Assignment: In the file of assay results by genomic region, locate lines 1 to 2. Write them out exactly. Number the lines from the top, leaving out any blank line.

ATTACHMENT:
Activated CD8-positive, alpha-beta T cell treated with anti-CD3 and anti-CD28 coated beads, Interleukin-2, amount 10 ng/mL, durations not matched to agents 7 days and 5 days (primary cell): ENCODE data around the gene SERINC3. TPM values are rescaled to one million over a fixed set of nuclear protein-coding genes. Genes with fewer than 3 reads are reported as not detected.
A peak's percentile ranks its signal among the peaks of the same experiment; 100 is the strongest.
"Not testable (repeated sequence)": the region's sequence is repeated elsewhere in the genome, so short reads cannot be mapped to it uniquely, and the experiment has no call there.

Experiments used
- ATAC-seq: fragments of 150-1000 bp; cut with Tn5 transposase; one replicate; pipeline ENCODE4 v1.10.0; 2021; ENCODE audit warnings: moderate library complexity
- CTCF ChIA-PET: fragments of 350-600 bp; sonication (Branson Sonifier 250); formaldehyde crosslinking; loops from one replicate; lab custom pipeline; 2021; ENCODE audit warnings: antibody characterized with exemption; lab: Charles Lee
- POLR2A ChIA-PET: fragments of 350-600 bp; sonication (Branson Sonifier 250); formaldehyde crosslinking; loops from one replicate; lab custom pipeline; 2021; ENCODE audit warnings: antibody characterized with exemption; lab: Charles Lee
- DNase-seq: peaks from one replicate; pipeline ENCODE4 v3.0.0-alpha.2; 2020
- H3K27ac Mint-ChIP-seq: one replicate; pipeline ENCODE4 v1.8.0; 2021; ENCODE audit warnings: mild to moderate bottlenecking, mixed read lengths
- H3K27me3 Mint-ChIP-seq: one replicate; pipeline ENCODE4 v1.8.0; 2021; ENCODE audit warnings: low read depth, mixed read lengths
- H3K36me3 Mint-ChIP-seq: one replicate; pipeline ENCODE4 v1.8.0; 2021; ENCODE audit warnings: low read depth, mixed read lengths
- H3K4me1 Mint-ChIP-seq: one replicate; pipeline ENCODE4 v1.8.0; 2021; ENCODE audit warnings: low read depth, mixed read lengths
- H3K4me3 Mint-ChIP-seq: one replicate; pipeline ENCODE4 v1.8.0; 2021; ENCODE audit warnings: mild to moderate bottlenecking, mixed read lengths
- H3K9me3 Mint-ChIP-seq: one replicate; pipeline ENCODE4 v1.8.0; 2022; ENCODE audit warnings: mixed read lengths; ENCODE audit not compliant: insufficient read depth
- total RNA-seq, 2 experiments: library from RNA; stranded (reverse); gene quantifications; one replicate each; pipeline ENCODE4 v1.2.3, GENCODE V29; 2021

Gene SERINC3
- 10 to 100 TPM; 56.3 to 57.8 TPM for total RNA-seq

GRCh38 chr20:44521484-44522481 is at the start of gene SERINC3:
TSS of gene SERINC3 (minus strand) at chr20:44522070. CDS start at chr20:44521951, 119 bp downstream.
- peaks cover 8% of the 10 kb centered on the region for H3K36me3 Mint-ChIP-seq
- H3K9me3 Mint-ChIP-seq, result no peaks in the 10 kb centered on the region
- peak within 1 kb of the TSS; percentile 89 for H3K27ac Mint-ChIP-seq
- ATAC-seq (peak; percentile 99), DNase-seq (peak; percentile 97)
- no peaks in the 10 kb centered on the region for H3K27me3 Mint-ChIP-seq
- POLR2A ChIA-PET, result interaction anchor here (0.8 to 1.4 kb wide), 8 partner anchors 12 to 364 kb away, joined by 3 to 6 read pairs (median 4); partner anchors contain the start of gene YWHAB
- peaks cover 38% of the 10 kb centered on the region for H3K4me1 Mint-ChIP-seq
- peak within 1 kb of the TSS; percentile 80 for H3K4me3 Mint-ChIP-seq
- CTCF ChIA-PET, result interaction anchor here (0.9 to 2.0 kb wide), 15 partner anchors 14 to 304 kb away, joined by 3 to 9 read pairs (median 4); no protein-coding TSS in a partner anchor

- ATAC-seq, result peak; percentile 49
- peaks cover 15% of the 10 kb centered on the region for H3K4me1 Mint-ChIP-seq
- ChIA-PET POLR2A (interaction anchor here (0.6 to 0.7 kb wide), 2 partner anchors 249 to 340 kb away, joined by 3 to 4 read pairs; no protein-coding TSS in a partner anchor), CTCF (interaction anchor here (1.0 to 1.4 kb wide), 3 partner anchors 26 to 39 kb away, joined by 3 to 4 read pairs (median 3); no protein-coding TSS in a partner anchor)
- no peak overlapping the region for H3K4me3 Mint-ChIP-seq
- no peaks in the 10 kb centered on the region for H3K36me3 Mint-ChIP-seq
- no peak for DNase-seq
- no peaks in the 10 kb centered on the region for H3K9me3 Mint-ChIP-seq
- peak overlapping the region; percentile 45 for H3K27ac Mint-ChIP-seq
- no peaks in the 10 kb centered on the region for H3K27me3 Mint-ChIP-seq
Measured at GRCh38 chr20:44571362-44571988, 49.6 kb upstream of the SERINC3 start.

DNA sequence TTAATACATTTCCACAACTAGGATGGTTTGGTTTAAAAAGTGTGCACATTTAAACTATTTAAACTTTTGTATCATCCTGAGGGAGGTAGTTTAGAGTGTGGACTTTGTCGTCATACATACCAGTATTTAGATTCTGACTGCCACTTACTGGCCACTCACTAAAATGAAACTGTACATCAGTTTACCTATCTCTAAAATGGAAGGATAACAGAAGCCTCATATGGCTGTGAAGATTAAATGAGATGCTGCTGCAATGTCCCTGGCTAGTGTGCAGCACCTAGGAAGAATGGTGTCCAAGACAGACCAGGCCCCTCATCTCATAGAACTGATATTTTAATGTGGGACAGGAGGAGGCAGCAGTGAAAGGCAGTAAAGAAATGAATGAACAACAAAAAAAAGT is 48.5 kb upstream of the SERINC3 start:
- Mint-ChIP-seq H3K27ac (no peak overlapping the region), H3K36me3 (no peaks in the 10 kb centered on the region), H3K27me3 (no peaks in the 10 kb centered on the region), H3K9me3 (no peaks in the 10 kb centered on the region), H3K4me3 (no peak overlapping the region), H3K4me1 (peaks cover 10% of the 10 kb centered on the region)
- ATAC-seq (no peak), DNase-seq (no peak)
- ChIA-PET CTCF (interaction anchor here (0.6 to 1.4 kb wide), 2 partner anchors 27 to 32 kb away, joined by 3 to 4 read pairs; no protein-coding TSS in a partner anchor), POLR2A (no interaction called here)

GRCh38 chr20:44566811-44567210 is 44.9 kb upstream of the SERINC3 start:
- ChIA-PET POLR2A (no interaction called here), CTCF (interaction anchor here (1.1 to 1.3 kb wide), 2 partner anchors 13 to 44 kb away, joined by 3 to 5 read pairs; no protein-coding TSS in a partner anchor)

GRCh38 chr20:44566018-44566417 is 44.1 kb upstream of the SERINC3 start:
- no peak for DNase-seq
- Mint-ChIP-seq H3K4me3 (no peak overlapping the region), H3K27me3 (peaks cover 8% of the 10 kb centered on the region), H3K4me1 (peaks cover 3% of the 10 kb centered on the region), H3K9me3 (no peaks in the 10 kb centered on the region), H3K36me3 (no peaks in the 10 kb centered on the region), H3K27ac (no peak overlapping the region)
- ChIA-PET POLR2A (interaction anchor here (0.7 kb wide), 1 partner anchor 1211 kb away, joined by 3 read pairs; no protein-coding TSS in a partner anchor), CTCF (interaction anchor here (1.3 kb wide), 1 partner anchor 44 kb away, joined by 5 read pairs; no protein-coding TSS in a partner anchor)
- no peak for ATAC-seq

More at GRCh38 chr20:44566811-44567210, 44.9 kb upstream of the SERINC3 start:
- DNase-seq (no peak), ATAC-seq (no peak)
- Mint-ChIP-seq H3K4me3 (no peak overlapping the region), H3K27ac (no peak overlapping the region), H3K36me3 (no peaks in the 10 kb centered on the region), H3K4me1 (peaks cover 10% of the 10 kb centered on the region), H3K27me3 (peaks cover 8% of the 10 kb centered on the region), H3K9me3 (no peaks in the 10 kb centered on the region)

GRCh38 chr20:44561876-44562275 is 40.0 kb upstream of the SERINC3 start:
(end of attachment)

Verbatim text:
Activated CD8-positive, alpha-beta T cell treated with anti-CD3 and anti-CD28 coated beads, Interleukin-2, amount 10 ng/mL, durations not matched to agents 7 days and 5 days (primary cell): ENCODE data around the gene SERINC3. TPM values are rescaled to one million over a fixed set of nuclear protein-coding genes. Genes with fewer than 3 reads are reported as not detected.
A peak's percentile ranks its signal among the peaks of the same experiment; 100 is the strongest.